Sunday, May 22, 2011

Multi-Stakeholder Job Analysis: A New View on How to Find, Assess and Hire Top Talent, Part II

In Part I of this article, I made the contention that there were so many different people involved in the hiring process that consensus was impossible to reach. This included HR and OD, recruiters and sourcers, hiring managers and everyone on the hiring team, and lest we forget, the candidates themselves. In the government contractor hiring process this problem is made worse since the actual hiring manager is sometimes difficult to identify and recruiters tend to work off marginal job specs.

This lack of clarity causes unnecessary work on everyone's part, an inability to find enough good candidates, bad hiring decisions, and the payment of unnecessary salary premiums, among other problems. To solve these problems I introduced the concept of a multi-stakeholder job analysis. This is a single document that describes everyone's needs from specific experience and skill requirements to behaviors and competencies, performance objectives, and the employee value proposition. Collectively, this allows everyone to have their cake, and even if they can't eat it all completely, they can have at least have a nibble or two.

A multi-stakeholder job analysis is best understood with an example, in this case a product marketing manager for a medical device company.

A product manager typically manages a group of products from concept to launch and through the entire product life cycle. This includes defining product requirements, typically with a few customers, working with engineering and operations to ensure the products are developed and delivered on time, and coordinating all marketing and advertising programs.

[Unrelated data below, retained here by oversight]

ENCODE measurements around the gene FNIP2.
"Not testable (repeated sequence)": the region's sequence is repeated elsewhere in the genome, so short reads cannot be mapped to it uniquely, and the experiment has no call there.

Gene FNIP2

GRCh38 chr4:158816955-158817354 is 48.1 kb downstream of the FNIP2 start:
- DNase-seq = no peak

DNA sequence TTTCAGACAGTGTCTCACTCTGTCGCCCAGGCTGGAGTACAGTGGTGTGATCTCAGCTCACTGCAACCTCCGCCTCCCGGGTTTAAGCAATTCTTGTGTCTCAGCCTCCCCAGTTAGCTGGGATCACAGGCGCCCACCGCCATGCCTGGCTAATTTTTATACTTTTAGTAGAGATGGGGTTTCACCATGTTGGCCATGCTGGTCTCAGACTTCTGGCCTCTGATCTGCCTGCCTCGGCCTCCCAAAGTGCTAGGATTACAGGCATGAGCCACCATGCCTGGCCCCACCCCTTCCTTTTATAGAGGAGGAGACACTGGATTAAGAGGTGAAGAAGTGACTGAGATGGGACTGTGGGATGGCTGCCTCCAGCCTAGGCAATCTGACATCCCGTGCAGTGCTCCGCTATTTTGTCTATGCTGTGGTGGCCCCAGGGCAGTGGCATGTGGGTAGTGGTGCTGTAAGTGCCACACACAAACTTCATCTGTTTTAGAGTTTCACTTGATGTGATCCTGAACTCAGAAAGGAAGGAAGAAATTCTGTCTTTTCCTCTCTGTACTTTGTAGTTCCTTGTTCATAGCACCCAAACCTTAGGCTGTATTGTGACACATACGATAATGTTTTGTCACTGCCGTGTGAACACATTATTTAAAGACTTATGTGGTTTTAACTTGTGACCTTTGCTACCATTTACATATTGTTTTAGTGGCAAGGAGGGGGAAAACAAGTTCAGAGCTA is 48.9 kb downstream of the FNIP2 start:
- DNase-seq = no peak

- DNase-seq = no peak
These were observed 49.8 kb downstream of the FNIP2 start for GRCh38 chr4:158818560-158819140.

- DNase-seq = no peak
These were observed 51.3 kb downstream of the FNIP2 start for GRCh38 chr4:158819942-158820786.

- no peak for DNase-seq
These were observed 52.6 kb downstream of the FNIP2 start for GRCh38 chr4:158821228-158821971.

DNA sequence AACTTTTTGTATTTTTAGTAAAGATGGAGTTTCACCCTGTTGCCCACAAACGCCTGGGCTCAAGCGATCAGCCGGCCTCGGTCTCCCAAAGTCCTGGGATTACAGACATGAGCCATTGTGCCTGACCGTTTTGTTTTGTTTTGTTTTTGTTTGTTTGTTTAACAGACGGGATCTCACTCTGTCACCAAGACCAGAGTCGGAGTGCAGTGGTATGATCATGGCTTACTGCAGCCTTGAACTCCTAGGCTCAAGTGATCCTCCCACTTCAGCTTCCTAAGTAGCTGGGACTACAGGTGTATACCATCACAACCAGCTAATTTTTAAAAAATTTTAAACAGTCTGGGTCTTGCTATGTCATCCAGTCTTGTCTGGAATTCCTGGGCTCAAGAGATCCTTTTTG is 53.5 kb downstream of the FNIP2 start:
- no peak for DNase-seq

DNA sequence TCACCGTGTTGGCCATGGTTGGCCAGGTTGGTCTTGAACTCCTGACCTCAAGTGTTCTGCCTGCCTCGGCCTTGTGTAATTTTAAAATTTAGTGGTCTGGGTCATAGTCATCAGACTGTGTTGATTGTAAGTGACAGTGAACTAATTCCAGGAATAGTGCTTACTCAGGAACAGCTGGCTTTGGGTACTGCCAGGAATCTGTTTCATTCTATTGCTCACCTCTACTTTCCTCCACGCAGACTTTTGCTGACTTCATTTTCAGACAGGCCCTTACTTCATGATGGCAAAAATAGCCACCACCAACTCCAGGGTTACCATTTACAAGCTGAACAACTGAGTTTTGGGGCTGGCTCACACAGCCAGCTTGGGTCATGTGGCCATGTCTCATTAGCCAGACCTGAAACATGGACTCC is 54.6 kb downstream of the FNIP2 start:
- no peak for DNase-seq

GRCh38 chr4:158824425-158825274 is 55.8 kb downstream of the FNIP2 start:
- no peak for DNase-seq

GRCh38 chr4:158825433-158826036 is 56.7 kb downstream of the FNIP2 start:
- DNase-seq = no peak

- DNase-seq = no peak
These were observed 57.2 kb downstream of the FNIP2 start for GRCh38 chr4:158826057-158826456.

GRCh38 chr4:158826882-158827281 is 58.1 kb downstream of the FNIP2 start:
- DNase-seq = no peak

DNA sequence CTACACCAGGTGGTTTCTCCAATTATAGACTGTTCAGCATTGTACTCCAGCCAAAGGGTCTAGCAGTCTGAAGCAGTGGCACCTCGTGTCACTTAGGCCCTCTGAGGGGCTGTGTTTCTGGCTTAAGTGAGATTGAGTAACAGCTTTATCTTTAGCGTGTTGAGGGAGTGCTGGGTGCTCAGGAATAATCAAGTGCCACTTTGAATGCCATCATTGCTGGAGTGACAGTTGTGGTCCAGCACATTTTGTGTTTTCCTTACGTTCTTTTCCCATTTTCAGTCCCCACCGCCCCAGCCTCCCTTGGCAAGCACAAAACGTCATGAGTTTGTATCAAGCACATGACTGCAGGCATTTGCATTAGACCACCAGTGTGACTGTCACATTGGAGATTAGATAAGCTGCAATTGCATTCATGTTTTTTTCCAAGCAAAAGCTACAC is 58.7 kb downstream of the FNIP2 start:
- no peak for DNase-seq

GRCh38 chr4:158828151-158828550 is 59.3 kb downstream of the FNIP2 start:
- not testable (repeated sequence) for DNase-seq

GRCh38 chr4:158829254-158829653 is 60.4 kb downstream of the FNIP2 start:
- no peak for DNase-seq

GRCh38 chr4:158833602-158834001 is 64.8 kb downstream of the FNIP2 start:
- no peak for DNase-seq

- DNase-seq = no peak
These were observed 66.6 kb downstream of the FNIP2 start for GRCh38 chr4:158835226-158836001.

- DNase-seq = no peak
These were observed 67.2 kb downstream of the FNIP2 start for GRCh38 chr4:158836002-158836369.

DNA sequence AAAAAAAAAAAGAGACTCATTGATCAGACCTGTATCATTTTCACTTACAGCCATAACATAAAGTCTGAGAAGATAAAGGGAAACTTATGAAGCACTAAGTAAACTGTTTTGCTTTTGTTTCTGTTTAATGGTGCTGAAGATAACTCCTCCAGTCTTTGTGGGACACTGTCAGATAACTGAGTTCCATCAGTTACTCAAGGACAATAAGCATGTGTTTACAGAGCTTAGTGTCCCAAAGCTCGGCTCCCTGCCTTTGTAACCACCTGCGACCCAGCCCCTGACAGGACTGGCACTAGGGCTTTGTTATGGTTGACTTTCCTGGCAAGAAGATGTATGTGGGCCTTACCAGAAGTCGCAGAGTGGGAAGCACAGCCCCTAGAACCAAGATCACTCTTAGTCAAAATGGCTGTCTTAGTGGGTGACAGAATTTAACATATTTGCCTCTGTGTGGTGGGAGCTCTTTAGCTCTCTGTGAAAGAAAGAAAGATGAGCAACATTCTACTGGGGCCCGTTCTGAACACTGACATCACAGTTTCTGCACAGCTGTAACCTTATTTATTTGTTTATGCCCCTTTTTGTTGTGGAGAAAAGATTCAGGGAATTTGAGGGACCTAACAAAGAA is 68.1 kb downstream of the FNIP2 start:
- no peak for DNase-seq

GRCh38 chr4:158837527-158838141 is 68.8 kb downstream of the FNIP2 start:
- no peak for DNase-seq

For this example, let's assume the typical experience requirements for a mid-level product marketing manager consist of the following:

* 3-5 years in the medical device field with an emphasis on diagnostic equipment
* An engineering undergraduate degree with an MBA in marketing
* Strong knowledge of minimally invasive surgical procedures
* Knowledge of cGMP regulations is required
* In-depth knowledge of FDA guidelines is required
* Knowledge of international guidelines is an asset
* Strong knowledge of, and training in, Quality Systems Regulations (QSR) is required

From a practical standpoint someone can have all of these skills and still not be able to do the job. One way to address this is to add some behaviors and competencies into the mix. For this job, a few might include the following:

* Possess strong team and collaborative skills
* Possess strong verbal and written communication skills
* Be able to manage complex cross-functional team projects using Microsoft Project
* Be tenacious and persistent with a drive for results

To clarify the job somewhat, we then need to include some responsibilities like these:

* Handle all aspects of product positioning, pricing, and promotion
* Prepare product and competitive market analysis
* Handle advertising programs for product launches
* Develop product sales training

Unfortunately, someone can have all of these experiences and competencies and still not be interested in doing this work. Worse, from the candidate's perspective there's not enough here to excite the candidate to apply for the job, nor to differentiate it from other jobs if the person actually does apply and is presented with an offer. This is where including some performance expectations and an employee value proposition can help.

Performance Expectations - the real core of the job: